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| Miami Vacation Apartments
Miami means more than South Beach. New downtown hotels and Miami Vacation
Apartments are worlds unto themselves, far from the crowds of Ocean Drive. The Design District and Wynwood,
the art district, have been salvaged from dead zones in Miami proper. The city is entering a new life as a capital
of art, sport and trade, a spirit that can be felt all over town. Except, thank God, at the beaches.
Miami has gone quite bonkers over art. One art fair, Art Basel Miami Beach, had no sooner ended in late December
than another, the Miami Art Fair, began. Art Basel, a commercial and critical success in 2003, will now be a
fixture. The Design District and Wynwood, the art district, are now on the international map. So bear in mind,
that for your next year attending, you may combine the convenience of Miami Vacation Apartments plus the art at
Basel and the Design District. The Bass Museum of Art, one of the city's several fine, small museums, is planning
to add another 32,000 square feet. I am assured that when the new opera house is finished, Miami will take its
rightful place as one of the great opera cities. I drive past the construction site nearly every day from the
Miami Vacation Apartments; it's still in the hulking framework stage, but even the fences around it are plastered
with signs that read, ''Not just a building but a work of art.''
Miami is brimming with expectancy and confidence. That it's about to enter a new phase is indisputable; what is
debatable is the form the future will assume. Will Miami become a city where art is created as well as performed
and purchased? A ''city of substance'' that blends ''culture and fun,'' to quote the wunderkind developer Craig
Robbins -- only 41, the chief executive of Dacra, he's had a hand in everything from the revival of the Art Deco
hotels and Miami Vacation Apartments, to the creation of the Design District.
Or is Miami's destiny in design, an open-air mall, easy shopping for high-end home furnishings and Miami Vacation
Apartments aimed mostly at wealthy South Americans who already partly set the tone in the city? Miami has been
called North South America. In vast parts of the city only Spanish is spoken. On public greens there are more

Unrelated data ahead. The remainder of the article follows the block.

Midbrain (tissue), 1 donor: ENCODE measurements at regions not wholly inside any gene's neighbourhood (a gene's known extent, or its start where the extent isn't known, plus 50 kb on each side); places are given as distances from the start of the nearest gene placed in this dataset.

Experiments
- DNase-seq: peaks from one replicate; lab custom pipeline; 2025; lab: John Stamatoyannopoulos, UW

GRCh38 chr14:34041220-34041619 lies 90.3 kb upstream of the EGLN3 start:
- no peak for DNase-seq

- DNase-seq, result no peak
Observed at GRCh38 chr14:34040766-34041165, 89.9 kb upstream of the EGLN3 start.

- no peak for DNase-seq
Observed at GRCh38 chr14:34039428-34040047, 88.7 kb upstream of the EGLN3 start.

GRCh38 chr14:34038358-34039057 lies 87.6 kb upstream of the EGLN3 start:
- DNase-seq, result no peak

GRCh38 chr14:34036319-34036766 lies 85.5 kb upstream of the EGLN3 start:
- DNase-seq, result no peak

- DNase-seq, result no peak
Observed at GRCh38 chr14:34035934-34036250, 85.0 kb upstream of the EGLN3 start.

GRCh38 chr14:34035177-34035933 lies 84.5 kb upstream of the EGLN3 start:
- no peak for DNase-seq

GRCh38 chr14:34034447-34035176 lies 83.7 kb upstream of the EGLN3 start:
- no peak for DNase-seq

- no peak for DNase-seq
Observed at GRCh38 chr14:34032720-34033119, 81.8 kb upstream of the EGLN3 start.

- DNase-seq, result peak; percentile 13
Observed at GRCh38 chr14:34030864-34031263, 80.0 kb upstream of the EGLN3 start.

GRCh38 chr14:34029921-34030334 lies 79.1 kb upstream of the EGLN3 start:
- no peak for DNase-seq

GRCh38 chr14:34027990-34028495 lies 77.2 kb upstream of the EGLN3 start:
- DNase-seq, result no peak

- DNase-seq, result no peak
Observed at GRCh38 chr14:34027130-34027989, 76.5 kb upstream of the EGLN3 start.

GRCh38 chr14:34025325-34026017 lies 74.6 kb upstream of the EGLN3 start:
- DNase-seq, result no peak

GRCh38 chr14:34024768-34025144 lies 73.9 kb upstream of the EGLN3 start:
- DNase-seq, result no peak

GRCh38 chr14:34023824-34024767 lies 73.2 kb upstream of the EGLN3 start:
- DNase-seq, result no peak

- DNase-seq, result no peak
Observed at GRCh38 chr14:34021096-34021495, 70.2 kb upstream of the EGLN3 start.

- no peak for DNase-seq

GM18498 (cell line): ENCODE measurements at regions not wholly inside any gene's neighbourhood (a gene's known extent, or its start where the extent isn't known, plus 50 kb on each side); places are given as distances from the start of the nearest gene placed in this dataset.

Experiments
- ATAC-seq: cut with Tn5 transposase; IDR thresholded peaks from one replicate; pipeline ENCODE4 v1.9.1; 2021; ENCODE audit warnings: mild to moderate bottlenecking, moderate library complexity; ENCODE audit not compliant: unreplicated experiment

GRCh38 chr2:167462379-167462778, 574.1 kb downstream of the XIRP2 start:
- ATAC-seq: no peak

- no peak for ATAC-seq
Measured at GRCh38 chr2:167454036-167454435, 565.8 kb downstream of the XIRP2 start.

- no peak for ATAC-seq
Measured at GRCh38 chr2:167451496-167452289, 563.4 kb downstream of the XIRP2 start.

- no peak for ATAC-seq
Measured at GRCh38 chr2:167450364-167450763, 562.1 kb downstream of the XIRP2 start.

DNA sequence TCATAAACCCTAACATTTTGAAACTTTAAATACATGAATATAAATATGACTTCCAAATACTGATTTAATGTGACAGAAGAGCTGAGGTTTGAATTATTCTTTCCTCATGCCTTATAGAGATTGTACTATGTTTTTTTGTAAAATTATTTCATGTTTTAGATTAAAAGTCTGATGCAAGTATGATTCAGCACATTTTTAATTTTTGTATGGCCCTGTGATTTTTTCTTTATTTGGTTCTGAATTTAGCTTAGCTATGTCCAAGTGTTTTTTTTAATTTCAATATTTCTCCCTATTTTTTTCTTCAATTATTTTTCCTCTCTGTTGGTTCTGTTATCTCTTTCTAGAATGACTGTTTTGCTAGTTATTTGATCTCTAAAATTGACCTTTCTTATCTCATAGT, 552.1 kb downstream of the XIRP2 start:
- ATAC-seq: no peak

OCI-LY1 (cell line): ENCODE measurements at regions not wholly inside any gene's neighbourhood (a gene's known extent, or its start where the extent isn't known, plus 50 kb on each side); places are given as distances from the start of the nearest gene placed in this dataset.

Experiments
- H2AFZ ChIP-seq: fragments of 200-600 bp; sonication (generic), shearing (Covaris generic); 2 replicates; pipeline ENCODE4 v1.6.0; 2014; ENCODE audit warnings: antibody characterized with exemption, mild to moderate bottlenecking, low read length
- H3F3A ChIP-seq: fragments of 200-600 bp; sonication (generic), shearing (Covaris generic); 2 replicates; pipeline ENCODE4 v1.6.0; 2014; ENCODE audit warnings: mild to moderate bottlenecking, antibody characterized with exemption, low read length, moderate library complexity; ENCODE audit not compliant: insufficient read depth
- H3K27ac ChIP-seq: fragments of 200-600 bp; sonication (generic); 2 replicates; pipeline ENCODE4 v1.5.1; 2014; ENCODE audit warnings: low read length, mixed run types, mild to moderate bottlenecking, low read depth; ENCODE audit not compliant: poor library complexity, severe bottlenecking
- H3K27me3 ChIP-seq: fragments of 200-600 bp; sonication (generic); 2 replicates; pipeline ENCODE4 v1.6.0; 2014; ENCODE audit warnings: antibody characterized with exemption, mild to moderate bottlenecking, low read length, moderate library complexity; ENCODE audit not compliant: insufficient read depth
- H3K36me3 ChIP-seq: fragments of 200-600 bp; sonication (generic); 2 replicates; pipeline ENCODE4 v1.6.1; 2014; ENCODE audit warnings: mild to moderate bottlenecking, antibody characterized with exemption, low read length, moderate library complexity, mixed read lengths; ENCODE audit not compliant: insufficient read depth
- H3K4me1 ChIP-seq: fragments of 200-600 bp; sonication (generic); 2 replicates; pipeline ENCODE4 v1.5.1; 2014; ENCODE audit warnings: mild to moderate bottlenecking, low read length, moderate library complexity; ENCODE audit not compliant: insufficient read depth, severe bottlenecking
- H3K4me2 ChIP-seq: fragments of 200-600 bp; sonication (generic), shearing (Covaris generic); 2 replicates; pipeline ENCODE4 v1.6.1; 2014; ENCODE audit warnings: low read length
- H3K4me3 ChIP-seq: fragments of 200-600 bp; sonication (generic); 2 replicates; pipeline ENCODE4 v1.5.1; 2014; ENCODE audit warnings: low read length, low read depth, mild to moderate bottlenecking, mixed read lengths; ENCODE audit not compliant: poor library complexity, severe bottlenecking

statues of José Martí and Simón Bolívar than of Washington or Lincoln.
Miami's connection with New York is still strong enough for some to call it ''the sixth borough.'' Jewish Miami
is more the establishment now, a civilization old enough to have its own ruins -- Wolfie's Deli, at the corner of
Collins Avenue and 21st Street, once so illustrious it was mentioned in all the guidebooks, is now defunct, its
yellow, pink and green stucco crumbling. Slated to be razed, it will be replaced by lofts and Miami Vacation
Apartments, which in Miami aren't something you convert from, but to.
The city may be short on lofts and Miami Vacation Apartments, but it already has a good number of private
collections open to the public on a limited basis. The Rubell collection, assembled by the hotelier family,
who began buying new art in the early 1960's, is housed in a former Drug Enforcement Agency impound that
warehoused the ill-gotten gains of drug dealers. The entrance is through something like a prison cell. You ring
a bell and wait. Then you're escorted from tropical Miami into the art world's bare, concrete universality; you
could be anywhere -- London or Düsseldorf, or Basel for that matter.
No institution struck me as more typical of the emerging Miami than the Wolfsonian Museum, which specializes in
propaganda and the decorative arts. Eccentric, serious, unique, the collection contains objects as diverse as
Dutch Art Nouveau furniture, King Farouk's matchbook collection and a circular, futuristic bust of Mussolini.
The museum's director, Cathy Leff, is an ebullient partisan of the museum and the city, which both offer her a
chance to be in on the creation.